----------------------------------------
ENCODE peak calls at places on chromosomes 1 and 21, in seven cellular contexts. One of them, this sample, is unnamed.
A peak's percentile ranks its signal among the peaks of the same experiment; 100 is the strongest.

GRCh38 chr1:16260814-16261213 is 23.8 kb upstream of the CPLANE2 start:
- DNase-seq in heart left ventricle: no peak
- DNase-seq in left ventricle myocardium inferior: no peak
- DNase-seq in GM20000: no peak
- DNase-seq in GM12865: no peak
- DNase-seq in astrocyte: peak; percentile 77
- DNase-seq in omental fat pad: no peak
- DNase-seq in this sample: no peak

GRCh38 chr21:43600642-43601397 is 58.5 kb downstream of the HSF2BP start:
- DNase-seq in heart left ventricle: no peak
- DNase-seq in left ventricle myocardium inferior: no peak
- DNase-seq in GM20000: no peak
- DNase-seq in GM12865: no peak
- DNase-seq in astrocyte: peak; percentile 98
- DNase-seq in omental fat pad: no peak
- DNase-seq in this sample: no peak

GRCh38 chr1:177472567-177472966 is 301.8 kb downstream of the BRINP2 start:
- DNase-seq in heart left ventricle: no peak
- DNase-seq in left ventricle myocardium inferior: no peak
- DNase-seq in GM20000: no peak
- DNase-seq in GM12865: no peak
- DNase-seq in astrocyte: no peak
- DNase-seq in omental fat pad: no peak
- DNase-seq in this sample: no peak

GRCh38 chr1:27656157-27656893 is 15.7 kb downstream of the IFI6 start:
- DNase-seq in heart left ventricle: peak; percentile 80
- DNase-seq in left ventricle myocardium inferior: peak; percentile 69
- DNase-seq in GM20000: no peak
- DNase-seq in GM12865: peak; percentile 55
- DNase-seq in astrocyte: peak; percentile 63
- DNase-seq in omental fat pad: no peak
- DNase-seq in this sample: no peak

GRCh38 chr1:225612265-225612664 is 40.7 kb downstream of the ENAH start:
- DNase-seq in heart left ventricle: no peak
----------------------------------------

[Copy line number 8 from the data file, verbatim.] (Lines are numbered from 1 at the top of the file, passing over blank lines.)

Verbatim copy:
- DNase-seq in astrocyte: peak; percentile 77